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Alex Gibney has been busy lately: In his two-part HBO film “Agents of Chaos,” the Oscar-winning documentarian explored Russian interference in the 2016 presidential election. A week or so later, he produced “Kingdom of Silence,” a revealing portrait of Washington Post contributor Jamal Khashoggi and exposé of his murder at the hands of the Saudi Arabian government.

And now, he brings us “Totally Under Control,” an incisive, lucid and infuriating critique of the Trump administration's handling of the coronavirus pandemic that Gibney co-directed with Ophelia Harutyunyan and Suzanne Hillinger. In the old days of film stock and editing room, we’d say that this timely narrative has arrived “dripping wet.” Indeed, this is such an up-to-the-minute account that the filmmakers were able to add a dismally ironic postscript that, just a day after completing the movie, President Trump himself would be diagnosed with covid-19.

Obeying the meticulous, metronomic rhythms of a classic procedural, “Totally Under Control” takes viewers back to what seems like another age, when a mysterious flu in Wuhan, China, was ravaging that community. Starting with the first known case in Washington state, the pandemic arrives on U.S. shores, and the misjudgments, missed opportunities and scrambled responses begin. Tests are hurriedly prepared but prove faulty, and an easy fix is inexplicably overlooked; the federal government pits states against each other in an obscene bidding war for badly-needed supplies; American citizens are given confusing and contradictory messages about the severity of the disease and the most appropriate ways to fight it; tough lessons learned by the previous administration, which battled its own outbreaks, are abandoned in favor of an ad hoc, often incoherent, reinvention of myriad wheels.

Meanwhile, the fatalities pile up. In addition to creating a concise, tonally understated compendium of damning facts and figures, “Totally Under Control” provides a useful comparison with South Korea, which the filmmakers present in side-by-side scenes: In the United States, people come to blows over whether to wear masks while in Seoul, a rapid-response testing and tracing program keeps outbreaks to a minimum and a complete economic shutdown at bay.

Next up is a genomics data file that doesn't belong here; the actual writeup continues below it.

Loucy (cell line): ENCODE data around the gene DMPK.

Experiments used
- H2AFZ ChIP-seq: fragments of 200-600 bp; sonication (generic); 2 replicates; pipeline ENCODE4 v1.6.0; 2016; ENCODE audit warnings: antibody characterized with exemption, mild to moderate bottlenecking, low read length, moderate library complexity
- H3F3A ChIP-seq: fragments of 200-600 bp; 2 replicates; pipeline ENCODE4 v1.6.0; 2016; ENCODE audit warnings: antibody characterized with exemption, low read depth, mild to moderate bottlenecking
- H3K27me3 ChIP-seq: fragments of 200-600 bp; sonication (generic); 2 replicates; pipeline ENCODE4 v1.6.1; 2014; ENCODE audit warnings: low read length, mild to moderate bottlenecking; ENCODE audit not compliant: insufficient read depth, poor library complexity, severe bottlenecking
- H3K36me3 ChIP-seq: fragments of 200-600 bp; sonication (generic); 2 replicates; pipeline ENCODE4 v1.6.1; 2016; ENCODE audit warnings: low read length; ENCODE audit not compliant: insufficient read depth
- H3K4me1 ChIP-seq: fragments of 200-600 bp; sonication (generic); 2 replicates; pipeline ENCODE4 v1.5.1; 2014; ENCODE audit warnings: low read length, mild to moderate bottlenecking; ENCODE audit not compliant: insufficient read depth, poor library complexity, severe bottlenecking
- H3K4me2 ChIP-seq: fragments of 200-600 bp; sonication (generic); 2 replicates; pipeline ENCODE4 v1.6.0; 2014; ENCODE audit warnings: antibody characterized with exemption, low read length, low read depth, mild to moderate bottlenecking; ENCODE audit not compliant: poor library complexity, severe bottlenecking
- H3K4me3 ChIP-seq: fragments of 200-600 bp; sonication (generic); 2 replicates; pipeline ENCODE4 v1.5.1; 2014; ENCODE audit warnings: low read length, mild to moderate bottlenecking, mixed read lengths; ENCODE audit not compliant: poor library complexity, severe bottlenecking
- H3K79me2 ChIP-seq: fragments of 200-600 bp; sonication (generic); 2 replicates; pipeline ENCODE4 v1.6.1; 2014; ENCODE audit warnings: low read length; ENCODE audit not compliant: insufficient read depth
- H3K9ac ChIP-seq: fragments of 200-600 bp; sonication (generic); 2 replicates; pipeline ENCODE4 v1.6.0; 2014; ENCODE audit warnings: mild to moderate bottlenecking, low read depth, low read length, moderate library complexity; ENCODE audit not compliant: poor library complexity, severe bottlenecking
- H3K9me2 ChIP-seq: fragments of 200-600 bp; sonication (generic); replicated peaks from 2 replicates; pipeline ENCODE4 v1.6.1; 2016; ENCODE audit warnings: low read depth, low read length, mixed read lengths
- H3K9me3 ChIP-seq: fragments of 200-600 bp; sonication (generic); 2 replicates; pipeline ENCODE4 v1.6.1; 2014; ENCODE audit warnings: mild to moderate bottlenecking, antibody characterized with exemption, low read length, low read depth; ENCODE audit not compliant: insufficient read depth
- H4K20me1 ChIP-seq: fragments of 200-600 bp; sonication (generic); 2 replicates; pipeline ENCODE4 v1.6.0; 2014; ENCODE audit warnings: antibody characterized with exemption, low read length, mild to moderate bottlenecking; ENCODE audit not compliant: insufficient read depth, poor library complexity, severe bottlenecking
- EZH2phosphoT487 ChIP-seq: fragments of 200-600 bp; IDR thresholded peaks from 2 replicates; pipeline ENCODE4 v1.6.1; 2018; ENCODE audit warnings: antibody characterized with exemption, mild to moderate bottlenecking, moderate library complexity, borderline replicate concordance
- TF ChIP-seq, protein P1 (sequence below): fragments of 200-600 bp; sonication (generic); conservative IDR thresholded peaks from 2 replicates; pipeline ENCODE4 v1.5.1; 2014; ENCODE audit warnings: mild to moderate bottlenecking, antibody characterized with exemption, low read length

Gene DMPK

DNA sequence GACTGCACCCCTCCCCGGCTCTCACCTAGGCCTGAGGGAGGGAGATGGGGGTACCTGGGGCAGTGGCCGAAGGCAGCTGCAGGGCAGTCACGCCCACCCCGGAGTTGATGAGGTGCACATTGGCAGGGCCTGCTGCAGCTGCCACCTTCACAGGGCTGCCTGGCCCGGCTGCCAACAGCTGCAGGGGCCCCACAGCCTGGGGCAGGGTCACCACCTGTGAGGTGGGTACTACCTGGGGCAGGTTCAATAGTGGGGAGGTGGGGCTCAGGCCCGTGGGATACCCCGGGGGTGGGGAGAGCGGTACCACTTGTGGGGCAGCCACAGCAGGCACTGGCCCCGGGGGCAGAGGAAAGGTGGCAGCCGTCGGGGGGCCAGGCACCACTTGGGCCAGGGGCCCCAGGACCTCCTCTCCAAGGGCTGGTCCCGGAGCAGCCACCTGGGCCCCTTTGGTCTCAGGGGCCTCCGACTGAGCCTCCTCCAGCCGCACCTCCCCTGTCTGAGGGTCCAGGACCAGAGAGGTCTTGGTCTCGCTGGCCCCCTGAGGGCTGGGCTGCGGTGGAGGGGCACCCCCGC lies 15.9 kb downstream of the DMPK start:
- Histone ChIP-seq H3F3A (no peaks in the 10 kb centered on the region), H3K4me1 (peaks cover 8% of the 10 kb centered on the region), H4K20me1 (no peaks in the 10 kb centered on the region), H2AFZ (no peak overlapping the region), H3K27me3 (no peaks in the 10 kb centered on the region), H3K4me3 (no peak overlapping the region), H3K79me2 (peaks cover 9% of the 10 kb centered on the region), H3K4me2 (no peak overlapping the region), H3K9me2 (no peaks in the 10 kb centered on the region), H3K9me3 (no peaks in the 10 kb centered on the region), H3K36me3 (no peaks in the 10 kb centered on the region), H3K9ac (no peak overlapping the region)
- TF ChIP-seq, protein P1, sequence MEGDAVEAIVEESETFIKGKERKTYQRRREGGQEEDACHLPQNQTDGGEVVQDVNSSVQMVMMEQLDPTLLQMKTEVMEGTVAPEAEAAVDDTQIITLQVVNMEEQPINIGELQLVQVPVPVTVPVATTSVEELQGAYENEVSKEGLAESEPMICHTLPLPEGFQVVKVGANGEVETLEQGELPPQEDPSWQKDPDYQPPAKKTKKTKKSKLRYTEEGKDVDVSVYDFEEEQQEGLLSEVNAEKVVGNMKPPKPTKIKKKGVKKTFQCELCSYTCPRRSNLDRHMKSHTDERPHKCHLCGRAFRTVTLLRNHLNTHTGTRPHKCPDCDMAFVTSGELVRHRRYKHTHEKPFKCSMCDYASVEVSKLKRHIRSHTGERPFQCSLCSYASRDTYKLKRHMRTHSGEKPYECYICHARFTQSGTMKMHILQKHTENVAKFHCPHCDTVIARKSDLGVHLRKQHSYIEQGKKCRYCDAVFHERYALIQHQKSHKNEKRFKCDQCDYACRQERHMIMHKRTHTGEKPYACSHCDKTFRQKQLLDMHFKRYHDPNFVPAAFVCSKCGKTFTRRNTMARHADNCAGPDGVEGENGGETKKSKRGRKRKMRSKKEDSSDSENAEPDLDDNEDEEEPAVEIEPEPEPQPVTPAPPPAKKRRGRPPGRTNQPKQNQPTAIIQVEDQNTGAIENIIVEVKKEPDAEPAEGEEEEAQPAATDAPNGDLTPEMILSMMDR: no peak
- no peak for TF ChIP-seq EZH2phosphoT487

To anyone who has followed the news of the pandemic, “Totally Under Control” doesn’t break much news — although one of its most piquant moments features a grandson of Robert F. Kennedy providing a firsthand description of the shambolic, all-volunteer supply-chain effort overseen by Jared Kushner to procure personal protection equipment. Rick Bright, who recently resigned his post as director of the Biomedical Advanced Research and Development Authority, is particularly convincing as the kind of apolitical technocrat that the Trump administration seems singularly threatened by. Taison Bell, a physician at the University of Virginia, delivers moving testimony, not just regarding the devastating effects of covid-19, but its disproportionate effect on communities of color.

Gibney and his team were intent on releasing “Totally Under Control” before the election, although it’s difficult to discern whether it will tip any scales (although it will be hard for Forever Trumpers to ignore mask manufacturer Michael Bowen, whose pleas to the president for whom he voted to ramp up production go unheeded). Matters of objective science and empirical observation have now become so mired in partisanship, authoritarian narrative and conspiracy blather that even a film this judicious and straightforwardly informative feels doomed to reach no further than its own self-selected constituency. Should open-minded viewers decide to watch “Totally Under Control,” they’re likely to feel snapped awake, as if from a long, horrifying national trance. Let’s hope they keep awake, and stay angry.

Unrated. Available on iTunes/Apple TV, Fandango Now, Google Play, YouTube, Vudu and afisilver.afi.com; available Oct. 20 on Hulu. Contains some disturbing images. 123 minutes.